Controversy at the MET: Who was Karl Lagerfeld?


The Met Gala, which is held annually at the Metropolitan Museum of Art, always has a theme for guests to incorporate into their outfits. The event has not had a person-centric theme since 2017, when they honored Japanese fashion designer Rei Kawakubo, but this year’s Met Gala theme was “Karl Lagerfeld: A Line of Beauty,” in honor of the late fashion designer, who died in 2019 at age 85.

Lagerfeld spent nearly his entire lifetime fascinated by the world of design. He popularized Chanel again after it had become a nearly dead company in the 80s, showed off collections at Paris Fashion Week, and was the creative director of Fendi, an Italian luxury fashion house that specializes in fur and leather.

Although Lagerfeld’s legacy in the fashion world was unquestionably significant, there has been a lot of controversy about his character. He has been reported to have made all sorts of demeaning comments about women, fat people, gay marriage and immigrants.

In reference to plus-size models, he stated in a 2009 interview, “No one wants to see curvy women.”

“What shocks me most in all of this are the starlets who have taken 20 years to remember what happened,” Lagerfeld told Numero Magazine in regard to the #MeToo movement. “Not to mention the fact there are no prosecution witnesses.”

Only a handful of celebrities have spoken out against this year’s theme; some Met Gala attendees wore pink, a color that Lagerfeld despised, as a way to subtly throw shade, but others like Jameela Jamil, an actress best known for “The Good Place,” doesn’t think it was enough.

On an Instagram post with 254,445 likes, Jamil stated:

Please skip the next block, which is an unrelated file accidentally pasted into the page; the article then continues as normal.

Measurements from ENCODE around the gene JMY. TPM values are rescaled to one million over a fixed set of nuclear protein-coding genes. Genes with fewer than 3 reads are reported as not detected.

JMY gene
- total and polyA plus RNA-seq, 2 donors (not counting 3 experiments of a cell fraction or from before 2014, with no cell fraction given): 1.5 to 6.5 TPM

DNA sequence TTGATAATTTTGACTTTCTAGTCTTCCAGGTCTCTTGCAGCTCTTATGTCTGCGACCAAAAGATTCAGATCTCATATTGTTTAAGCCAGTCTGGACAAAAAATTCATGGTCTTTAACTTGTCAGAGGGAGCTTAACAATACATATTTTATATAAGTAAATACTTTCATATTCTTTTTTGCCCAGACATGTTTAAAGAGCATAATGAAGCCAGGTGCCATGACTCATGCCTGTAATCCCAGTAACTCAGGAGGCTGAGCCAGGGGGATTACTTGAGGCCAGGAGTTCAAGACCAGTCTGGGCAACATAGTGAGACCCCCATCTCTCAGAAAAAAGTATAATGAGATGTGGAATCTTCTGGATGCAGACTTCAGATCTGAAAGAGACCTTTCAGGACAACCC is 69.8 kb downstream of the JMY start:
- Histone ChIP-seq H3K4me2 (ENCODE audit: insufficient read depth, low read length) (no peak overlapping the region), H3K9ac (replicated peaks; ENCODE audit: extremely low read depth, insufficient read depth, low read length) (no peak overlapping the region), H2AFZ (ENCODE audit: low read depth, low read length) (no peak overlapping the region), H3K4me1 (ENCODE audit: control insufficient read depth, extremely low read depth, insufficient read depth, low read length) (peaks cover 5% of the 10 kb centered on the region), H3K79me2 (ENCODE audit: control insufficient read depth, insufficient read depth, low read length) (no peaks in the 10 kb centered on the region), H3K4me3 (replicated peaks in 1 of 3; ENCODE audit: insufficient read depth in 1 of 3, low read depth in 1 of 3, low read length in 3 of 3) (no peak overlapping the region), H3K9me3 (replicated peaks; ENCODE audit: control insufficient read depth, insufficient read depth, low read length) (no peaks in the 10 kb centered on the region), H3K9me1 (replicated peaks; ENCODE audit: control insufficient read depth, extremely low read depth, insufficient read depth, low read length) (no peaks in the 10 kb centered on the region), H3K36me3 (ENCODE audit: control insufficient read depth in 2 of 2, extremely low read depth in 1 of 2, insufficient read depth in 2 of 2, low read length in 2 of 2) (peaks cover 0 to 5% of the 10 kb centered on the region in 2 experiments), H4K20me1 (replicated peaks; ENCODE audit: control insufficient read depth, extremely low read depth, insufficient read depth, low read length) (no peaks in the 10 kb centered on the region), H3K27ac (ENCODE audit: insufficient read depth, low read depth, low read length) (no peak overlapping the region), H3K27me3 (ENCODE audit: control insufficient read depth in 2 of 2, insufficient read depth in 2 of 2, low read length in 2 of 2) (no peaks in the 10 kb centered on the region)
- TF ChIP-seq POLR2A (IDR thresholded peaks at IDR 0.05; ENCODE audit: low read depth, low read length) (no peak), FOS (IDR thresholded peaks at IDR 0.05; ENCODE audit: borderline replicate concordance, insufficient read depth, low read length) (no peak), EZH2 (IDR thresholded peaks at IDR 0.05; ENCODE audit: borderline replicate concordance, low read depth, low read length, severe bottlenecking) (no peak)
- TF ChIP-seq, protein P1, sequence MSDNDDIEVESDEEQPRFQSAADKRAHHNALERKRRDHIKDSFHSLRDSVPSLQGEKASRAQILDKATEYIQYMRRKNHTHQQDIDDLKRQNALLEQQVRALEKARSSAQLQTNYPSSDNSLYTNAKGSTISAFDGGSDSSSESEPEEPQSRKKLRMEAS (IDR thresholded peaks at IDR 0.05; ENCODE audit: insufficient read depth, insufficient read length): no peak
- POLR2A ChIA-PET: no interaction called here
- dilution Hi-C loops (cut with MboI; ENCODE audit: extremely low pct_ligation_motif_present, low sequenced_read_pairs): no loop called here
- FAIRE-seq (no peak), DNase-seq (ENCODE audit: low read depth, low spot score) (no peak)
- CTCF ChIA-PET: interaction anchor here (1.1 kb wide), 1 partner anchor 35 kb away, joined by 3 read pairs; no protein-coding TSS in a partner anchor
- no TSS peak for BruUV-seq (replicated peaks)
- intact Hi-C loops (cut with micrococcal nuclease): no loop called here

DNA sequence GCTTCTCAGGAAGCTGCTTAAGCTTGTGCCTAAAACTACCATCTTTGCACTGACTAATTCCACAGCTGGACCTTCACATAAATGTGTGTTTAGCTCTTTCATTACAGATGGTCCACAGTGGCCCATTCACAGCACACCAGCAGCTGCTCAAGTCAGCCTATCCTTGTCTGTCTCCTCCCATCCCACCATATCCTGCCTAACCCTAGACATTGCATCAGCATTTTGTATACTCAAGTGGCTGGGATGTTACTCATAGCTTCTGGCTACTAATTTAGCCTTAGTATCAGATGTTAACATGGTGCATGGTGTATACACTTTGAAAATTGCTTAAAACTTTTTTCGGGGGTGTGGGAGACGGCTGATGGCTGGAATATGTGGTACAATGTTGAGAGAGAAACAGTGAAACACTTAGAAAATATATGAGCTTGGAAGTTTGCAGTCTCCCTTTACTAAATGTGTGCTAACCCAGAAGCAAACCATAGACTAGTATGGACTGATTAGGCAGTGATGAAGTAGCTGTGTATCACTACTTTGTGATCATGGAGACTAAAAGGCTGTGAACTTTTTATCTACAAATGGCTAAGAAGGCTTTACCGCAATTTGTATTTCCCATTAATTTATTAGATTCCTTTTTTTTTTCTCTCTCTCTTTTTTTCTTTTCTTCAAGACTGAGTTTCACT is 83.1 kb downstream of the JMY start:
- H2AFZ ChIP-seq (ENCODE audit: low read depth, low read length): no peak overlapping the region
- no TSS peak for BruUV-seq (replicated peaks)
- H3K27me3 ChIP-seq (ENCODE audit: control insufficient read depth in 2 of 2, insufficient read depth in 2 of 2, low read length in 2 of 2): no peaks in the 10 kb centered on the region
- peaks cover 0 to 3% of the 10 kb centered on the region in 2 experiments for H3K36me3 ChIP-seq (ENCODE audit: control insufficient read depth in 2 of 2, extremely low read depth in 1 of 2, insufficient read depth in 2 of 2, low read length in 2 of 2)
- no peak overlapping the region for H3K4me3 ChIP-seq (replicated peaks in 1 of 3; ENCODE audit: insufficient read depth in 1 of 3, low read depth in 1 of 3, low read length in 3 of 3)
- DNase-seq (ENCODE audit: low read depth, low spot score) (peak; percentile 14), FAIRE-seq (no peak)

“Last night Hollywood and fashion said the quiet part out loud when a lot of famous feminists chose to celebrate at the highest level, a man who was so publicly cruel to women, to fat people, to immigrants, and to sexual assault survivors. And all the women’s publications, and spectators online, chose to gleefully ignore it. Suddenly your appetite to find someone’s tweets from when they were 12, has gone. Nobody has perfect morals, least of all me, but Jesus Christ we had a year to course correct here, and not award the highest honor possible to a known bigot… and everyone just decided all of a sudden we can seperate the art from the artist when it’s *convenient*. And it’s one rule for us, and another rule for everybody else. Last night we relinquished our right to be taken at all seriously about anything important.”

“I was going to say… several people had F.U. outfits on and we shouldn’t overlook them in the slightest. There was Pink. There was curvy silhouettes, there were shenanigans…….. not everyone there was celebrating,” a commenter posted on her Instagram page.

Jamil replied, “yeah they [REDACTED] were. They’re all very outspoken people who didn’t say anything beyond a color that they probably didn’t know he doesn’t like. A lot of people spoke about the pink choice as just being fun. If you wanna go and make a statement then make a statement, don’t just lightly suggest while you 100 percent endorse the entire occasion. Let’s not water down what these incredibly powerful people are capable.”

Although most of the public has turned a blind eye to the controversial statements, many news outlets have reported on them, calling for attention to the hypocrisy of the Met Gala attendees.